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Keeping up with disruptions: Rethinking a human rights-based approach to new technologies in Africa.

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The surge of technological advancements in the last few decades has had major impacts on our society in an unprecedented manner. We see the effect in the transformation that is occurring in the shifts within healthcare delivery, access to education, coordination of protests, engagement in warfare and several other examples. In as much as we have come to see the disruptions caused by technologies, its rapidly evolving nature makes it challenging to have all the answers at present on its impact on human rights protection. There is a potential dark side to the technological innovations being witnessed today which begs the question: In what ways do technologies impact human rights protection in Africa?

For instance, there is a growing concern for the impact robotic innovations will have on the workforce as well as ensuring accountability during conflict and warfare. There is also documented evidence of how new technologies are impacting democratic development across the world while considering how artificial intelligence through facial recognition technologies is aiding the work of policing but concurrently fostering systemic bias. While we have achieved a more connected global world, we have also succeeded in compromising human rights protection.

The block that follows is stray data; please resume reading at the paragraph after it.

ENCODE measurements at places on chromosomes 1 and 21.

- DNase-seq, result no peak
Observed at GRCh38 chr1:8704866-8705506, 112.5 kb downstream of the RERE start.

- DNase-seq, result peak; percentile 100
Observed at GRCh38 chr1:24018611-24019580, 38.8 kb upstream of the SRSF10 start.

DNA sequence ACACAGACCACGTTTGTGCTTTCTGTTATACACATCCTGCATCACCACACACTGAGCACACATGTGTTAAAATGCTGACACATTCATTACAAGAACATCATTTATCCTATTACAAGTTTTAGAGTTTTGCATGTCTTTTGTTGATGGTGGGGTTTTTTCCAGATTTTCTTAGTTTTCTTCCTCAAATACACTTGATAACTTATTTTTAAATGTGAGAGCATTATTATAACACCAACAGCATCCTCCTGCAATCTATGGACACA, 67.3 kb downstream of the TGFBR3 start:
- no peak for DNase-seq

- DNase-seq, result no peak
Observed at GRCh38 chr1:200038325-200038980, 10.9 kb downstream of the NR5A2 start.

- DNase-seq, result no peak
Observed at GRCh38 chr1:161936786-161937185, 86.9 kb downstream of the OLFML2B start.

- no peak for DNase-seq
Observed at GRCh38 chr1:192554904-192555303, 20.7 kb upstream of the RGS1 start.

As much as technologies provide opportunities to advance human rights protection, there is a need to have the difficult conversations that focus on responsible innovations and rights-respecting technologies that put human rights first.

The Centre for Human Rights, University of Pretoria as a leading human rights organisation in Africa that works on most of these issues in its capacity as a research, advocacy and academic department is, therefore, launching a yearlong campaign in 2020 that focuses on the impact of new technologies on different aspects of human interaction. The campaign will have a series of activities that look into technology in the following specific areas: business and human rights; democracy and digital technologies; children’s rights and new technologies; assistive technologies and persons living with disabilities; electronic evidence and strategic litigation and other key areas of human rights that intersect with new technologies.